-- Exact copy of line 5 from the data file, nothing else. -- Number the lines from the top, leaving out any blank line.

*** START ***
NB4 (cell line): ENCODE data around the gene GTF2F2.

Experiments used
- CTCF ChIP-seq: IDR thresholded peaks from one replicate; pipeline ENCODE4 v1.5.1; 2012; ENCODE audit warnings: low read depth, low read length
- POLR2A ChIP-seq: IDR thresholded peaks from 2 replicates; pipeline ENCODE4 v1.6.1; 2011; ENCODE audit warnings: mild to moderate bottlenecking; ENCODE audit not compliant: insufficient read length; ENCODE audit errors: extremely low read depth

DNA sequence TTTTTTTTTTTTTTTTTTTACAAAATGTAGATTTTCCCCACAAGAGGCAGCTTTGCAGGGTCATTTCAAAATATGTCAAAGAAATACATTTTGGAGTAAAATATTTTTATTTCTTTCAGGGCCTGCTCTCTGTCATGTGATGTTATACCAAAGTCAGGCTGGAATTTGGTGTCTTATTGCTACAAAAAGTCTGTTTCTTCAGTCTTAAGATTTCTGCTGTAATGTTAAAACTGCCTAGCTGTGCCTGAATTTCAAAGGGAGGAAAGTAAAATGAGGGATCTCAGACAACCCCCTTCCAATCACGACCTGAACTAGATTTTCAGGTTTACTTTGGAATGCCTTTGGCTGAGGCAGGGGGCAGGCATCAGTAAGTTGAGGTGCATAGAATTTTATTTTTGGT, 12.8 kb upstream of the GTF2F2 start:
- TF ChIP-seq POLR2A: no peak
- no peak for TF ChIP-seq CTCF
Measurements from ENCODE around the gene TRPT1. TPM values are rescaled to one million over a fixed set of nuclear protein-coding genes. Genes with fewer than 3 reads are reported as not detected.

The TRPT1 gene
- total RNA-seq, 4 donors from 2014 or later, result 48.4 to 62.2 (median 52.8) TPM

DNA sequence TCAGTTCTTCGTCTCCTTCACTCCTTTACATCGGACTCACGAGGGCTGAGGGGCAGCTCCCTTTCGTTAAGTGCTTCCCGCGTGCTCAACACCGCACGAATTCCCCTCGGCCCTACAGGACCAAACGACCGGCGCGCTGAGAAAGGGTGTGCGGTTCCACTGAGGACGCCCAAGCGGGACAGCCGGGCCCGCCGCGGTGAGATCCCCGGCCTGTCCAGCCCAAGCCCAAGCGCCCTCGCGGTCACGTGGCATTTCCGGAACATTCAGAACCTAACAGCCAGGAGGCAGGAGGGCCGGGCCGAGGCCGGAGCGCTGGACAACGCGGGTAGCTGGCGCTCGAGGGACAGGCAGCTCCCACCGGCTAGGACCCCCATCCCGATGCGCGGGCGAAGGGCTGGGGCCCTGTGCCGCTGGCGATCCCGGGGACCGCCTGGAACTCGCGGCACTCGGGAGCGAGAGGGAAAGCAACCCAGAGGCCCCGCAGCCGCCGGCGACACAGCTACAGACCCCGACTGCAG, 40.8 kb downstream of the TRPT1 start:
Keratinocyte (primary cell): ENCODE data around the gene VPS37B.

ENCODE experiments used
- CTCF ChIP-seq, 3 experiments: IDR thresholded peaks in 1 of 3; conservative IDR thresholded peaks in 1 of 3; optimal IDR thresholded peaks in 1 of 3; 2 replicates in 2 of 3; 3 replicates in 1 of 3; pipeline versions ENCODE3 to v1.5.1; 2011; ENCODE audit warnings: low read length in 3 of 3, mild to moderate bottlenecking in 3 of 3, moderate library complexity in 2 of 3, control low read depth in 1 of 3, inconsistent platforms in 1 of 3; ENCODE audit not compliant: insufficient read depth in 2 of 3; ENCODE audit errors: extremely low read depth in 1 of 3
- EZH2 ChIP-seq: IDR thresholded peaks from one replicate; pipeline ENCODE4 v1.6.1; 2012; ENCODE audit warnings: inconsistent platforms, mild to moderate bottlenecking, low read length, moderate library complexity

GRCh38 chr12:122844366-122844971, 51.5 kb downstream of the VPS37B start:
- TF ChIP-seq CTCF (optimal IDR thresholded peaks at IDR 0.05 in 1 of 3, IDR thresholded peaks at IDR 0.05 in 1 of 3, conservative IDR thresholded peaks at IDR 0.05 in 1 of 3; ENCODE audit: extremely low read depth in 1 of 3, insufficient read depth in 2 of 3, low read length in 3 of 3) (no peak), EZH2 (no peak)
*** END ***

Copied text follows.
DNA sequence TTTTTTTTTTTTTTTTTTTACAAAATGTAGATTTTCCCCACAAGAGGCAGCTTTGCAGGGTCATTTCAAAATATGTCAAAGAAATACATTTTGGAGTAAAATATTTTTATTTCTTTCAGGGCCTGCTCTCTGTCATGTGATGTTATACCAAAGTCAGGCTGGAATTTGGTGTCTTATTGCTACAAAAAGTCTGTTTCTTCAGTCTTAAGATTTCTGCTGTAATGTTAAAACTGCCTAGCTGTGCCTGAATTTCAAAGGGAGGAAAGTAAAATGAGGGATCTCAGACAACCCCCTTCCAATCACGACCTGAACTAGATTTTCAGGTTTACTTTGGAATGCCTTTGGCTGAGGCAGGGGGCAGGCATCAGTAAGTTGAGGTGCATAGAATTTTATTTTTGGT, 12.8 kb upstream of the GTF2F2 start: